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Caviar and Heather

The Philosopher Fish: Sturgeon, Caviar, and the Geography of Desire, by Richard Adams Carey ’73 (Counterpoint, $26) is a captivatingly written chronicle of a fast disappearing fish with a mysterious history and an uncertain future. Carey begins by remembering a classmate he calls Heather. “She was hard to figure out and impossible not to desire. Men stopped and stared at her in the street. I never stopped staring myself.”

One afternoon later that year I happened to meet her on the sidewalk outside a delicatessen near Harvard Square. She had bought a small tin of caviar, and she was eating it right there on the sidewalk with crackers. Or maybe not, because I also remember that she scooped the eggs out of the container and into her mouth with her fingers. The caviar lay as smooth and dark in its tin as blackberry jam, except where her fingers, or a cracker, had gone in. She told me she came here every once in a while when she was in the mood for caviar. She asked me if I wanted some.

Well, I wasn’t sure. I had never seen caviar before, though I had my prejudices and received notions….In any event, I declined….

I continued to visit with Heather throughout our years in school, though less and less as time went on. She had several boyfriends, one after another, all more glamorous than I….

The caviar that Heather offered me some 30 years ago almost certainly came from the Caspian, the waters of either the Soviet Union or Iran. Today five squabbling nations ring that sea, and the sturgeon harvest is largely given over to organized crime. International initiatives in conservation and law enforcement seek to stop the slaughter while scientists scramble to understand the ancient fish’s biology and behavior before it’s too late. As the Caspian populations wane, more attention accrues to sturgeons surviving elsewhere in the world, particularly in American waters. The black market has found these fish as well, and today the caviar marketplace in the United States is a kaleidoscopic bazaar of money, politics, and intrigue. In this instance, less supply will not make the hunters go away. The sturgeon’s legendary egg will become only a more compelling object of desire.

I think back to a time before such circumstances, to my refusal to dip my fingers into Heather’s tin of caviar in Cambridge, and see in that moment a microcosm of my relationship with her. I was, after all, being offered just a taste, but it was a taste of something rich and strange and rare. I stood before that tin of eggs, and before that extraordinary girl, like J. Alfred Prufrock confronted by a peach. I remember watching her smile, clamp the tin shut, and disappear into the throng on the sidewalk. There was something in the way she moved, and through many rainy days afterward I wondered what might have happened instead.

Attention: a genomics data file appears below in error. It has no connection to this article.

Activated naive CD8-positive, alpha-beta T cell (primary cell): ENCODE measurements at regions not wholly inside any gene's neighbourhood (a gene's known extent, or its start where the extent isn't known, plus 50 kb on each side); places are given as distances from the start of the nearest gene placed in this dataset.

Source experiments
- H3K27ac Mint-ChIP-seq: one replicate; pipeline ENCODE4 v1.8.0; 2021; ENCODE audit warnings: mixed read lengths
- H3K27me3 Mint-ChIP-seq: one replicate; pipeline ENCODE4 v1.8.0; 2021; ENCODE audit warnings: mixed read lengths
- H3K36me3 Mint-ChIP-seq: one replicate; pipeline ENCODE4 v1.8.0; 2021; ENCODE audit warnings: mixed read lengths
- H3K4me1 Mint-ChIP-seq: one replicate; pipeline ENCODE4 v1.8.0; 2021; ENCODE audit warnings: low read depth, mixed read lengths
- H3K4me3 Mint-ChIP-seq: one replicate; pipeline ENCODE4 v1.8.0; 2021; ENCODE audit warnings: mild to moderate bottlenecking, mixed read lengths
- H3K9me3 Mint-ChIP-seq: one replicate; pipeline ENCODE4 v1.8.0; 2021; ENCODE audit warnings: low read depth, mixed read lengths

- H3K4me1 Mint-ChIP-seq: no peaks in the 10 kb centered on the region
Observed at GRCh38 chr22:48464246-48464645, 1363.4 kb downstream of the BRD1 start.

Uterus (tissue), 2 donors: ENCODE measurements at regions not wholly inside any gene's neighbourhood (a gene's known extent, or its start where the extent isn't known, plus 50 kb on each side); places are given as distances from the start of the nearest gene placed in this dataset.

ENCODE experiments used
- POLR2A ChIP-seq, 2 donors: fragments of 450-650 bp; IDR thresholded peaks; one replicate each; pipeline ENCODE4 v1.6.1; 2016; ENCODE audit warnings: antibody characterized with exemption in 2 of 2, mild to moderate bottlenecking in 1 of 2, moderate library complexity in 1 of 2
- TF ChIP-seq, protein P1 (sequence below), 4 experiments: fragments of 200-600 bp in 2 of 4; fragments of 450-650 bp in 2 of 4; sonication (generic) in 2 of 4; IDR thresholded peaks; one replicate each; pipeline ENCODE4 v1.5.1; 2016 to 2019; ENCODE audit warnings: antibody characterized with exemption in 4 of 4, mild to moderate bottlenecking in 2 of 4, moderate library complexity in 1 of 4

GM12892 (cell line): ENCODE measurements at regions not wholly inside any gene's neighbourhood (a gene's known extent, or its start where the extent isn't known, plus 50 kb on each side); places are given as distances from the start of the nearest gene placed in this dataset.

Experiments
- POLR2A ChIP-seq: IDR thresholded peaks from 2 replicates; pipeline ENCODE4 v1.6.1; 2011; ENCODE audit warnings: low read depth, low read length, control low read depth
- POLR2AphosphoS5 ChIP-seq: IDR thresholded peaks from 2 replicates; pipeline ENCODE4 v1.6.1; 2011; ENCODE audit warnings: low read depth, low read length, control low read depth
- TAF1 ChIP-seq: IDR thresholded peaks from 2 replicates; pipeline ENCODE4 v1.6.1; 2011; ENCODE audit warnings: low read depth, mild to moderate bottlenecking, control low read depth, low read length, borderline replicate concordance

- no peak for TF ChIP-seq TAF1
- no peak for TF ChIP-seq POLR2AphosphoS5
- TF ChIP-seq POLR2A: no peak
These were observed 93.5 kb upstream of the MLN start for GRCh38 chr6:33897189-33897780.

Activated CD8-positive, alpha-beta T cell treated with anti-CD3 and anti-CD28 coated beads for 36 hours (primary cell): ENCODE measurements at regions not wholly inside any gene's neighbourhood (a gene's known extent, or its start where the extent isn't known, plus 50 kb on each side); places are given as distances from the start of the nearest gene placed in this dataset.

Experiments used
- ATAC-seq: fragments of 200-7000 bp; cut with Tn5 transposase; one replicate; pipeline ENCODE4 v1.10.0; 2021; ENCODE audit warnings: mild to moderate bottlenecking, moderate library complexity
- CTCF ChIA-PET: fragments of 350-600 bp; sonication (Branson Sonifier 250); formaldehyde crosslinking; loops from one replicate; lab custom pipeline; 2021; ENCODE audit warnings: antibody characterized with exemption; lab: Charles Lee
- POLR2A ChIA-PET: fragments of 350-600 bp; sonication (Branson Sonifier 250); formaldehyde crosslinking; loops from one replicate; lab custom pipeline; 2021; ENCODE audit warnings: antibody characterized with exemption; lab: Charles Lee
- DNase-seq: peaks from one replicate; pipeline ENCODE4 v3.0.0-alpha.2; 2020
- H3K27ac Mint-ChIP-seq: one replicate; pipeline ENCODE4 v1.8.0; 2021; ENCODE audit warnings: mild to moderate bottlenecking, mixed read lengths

….There was never anything from her in the Harvard/Radcliffe class reports until recently. She wrote that she had become a clinical psychologist in private practice in a city on the West Coast, and also a political activist. She spoke out against the sort of oppression commonly exerted against people of minority races, but that had also attacked her in her own identity, she said, as a woman and a lesbian. For exercise she went ocean kayaking….

I have no idea whether she still snacks on caviar. But I know that if she ever takes her kayak near the mouths of the Columbia or the Fraser rivers, and if she does that in the spring, then not only are Pacific salmon coursing beneath her paddles, surging upriver to spawn, but sturgeon as well, white sturgeon, Acipenser transmontanus. Some of them bear eggs, a blackberry jam of tiny globes, each of them bursting with a flavor I know now to be the distilled essence of wildness and the sea, with sparkling connotations of money and beauty and style and adventure — and also with a wonderful natural undertone, I think, of peach.